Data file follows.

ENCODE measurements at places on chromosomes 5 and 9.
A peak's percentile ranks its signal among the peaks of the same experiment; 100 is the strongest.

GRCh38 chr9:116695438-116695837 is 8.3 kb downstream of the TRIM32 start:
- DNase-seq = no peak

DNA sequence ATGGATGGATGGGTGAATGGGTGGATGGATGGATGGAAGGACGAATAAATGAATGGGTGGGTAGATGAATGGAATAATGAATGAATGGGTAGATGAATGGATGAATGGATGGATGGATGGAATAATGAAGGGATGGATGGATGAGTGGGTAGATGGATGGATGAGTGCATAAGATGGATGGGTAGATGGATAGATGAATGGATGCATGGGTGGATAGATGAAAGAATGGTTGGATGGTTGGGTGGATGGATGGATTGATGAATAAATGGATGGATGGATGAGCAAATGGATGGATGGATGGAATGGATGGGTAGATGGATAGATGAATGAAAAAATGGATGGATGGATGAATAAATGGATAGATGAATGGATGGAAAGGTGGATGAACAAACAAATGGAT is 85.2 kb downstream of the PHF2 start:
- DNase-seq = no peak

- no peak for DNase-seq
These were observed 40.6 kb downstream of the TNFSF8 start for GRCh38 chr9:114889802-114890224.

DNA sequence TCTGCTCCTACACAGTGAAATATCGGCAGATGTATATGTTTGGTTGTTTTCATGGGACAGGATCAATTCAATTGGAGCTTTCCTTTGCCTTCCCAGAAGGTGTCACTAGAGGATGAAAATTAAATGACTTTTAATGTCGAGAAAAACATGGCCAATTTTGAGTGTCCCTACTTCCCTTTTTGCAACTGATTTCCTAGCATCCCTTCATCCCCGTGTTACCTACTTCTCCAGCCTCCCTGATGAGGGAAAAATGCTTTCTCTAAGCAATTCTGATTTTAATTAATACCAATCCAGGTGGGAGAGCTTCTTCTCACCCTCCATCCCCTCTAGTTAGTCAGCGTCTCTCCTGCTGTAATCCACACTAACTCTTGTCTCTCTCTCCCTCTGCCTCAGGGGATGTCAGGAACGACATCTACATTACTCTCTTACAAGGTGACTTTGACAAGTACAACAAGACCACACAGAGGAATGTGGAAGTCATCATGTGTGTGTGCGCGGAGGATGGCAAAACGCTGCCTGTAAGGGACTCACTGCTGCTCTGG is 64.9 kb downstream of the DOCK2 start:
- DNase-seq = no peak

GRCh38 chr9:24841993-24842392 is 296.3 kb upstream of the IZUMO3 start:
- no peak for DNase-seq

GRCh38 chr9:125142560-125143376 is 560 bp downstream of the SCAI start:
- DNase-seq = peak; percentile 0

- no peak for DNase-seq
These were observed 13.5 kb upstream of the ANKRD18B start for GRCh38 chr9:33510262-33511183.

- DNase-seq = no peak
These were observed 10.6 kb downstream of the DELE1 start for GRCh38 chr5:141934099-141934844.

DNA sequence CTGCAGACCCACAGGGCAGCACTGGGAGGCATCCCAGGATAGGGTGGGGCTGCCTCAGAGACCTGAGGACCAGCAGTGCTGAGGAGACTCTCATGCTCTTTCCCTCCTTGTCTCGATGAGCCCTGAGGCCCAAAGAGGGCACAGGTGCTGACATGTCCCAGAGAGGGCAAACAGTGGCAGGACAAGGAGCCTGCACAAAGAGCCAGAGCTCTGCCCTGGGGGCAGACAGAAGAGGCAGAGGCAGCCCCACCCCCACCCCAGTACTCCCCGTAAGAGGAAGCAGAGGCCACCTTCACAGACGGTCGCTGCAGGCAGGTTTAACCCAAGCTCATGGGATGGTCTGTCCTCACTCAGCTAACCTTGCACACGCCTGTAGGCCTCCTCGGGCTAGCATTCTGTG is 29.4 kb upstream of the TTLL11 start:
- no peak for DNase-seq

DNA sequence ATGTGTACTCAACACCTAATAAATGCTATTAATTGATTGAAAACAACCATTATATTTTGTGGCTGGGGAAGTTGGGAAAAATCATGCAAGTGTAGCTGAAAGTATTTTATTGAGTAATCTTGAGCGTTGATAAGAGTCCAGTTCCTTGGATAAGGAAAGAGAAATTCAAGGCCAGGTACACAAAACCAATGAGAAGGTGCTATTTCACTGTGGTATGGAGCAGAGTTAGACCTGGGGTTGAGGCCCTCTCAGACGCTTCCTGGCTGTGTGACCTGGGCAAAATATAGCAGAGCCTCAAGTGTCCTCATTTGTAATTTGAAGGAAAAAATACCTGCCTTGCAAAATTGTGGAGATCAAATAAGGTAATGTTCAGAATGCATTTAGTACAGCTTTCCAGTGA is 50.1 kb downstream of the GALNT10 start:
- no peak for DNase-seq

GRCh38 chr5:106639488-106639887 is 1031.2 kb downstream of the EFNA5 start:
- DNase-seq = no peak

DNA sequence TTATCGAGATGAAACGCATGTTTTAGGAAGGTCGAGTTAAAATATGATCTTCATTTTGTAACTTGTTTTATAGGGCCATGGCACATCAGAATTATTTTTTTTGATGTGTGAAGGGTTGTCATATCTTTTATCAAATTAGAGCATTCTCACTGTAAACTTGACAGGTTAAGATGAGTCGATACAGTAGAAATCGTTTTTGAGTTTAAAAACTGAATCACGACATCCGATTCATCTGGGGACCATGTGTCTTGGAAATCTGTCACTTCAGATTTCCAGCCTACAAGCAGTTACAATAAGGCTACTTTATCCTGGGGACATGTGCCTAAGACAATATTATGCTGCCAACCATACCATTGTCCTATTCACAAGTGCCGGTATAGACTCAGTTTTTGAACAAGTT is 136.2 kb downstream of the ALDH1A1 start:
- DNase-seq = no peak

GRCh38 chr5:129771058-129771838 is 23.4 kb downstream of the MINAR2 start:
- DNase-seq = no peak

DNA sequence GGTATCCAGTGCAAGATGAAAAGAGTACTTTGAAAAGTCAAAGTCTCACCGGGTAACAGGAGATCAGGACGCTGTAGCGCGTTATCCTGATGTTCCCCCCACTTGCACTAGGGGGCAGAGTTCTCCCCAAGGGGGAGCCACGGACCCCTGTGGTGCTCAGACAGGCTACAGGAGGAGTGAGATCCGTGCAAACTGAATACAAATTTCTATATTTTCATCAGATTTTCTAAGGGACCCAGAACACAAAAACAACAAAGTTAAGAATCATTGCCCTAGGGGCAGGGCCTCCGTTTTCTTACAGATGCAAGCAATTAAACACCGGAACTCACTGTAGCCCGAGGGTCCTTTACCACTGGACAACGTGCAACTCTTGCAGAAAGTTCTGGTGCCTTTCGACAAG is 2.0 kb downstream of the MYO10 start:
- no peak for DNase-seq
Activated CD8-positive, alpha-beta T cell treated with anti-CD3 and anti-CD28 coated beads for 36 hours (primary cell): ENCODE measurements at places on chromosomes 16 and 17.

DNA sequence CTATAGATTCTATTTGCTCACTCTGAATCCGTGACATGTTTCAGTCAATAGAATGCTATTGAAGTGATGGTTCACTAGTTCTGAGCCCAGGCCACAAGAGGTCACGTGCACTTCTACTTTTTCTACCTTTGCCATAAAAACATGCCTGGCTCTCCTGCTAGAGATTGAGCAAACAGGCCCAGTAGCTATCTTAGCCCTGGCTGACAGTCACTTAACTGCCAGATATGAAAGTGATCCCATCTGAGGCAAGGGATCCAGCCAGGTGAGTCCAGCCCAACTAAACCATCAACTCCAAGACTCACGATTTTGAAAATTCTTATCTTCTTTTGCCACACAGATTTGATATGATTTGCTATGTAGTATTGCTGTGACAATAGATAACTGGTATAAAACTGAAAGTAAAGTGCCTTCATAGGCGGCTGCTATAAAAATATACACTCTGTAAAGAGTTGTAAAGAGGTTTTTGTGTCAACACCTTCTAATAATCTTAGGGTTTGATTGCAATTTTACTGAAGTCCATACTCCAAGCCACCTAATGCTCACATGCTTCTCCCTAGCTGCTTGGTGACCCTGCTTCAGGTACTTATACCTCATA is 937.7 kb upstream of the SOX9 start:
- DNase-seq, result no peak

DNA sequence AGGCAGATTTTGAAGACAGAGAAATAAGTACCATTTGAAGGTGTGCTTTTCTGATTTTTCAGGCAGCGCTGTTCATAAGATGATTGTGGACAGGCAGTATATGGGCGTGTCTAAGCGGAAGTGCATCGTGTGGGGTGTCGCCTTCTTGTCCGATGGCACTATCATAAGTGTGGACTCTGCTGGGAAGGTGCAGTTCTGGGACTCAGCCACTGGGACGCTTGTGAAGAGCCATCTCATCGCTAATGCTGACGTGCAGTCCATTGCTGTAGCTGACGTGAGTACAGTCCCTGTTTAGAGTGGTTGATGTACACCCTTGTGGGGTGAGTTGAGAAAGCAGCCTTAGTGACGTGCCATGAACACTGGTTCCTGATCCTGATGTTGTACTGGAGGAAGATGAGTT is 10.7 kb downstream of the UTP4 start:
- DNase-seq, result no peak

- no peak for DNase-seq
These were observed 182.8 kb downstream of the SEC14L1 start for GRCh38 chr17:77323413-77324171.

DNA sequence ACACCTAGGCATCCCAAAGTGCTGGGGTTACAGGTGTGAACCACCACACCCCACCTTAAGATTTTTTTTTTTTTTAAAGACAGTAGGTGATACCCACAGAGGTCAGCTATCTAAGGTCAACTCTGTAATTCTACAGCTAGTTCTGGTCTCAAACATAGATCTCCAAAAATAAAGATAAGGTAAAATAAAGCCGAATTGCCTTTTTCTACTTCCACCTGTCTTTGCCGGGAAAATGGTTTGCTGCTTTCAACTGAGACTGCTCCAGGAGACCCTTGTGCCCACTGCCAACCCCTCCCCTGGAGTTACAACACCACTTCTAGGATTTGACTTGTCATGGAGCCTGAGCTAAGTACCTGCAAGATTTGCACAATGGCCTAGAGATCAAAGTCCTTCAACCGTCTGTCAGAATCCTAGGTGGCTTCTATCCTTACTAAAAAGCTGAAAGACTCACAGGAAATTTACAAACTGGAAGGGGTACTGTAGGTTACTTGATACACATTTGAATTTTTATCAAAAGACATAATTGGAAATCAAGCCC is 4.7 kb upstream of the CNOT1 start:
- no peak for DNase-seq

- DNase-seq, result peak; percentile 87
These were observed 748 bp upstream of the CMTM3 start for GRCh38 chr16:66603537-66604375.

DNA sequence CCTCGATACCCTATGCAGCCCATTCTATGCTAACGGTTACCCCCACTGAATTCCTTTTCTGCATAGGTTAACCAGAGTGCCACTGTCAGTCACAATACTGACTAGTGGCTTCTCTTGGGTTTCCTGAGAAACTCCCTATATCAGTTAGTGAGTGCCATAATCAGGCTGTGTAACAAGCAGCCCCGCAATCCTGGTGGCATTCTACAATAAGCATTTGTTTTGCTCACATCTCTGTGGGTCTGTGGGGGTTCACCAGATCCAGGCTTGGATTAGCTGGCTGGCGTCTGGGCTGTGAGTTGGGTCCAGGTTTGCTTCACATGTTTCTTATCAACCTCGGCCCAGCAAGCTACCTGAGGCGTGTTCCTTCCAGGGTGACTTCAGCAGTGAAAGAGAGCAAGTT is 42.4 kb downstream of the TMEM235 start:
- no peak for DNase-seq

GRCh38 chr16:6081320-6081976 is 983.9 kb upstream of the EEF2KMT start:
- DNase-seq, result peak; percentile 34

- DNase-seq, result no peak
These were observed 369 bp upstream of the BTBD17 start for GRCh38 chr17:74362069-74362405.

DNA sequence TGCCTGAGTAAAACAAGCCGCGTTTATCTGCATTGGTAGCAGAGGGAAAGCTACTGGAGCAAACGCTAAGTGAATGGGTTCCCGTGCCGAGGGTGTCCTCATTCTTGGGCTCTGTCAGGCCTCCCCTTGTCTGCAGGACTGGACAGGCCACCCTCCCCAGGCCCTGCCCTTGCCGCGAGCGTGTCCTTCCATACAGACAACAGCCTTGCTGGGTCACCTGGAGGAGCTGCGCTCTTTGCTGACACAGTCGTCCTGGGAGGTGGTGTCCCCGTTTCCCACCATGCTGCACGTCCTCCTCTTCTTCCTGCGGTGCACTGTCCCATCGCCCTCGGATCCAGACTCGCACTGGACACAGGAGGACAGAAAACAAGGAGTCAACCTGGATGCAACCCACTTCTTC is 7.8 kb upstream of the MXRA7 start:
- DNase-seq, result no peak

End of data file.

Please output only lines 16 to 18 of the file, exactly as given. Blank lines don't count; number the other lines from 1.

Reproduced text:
These were observed 13.5 kb upstream of the ANKRD18B start for GRCh38 chr9:33510262-33511183.

- DNase-seq = no peak
These were observed 10.6 kb downstream of the DELE1 start for GRCh38 chr5:141934099-141934844.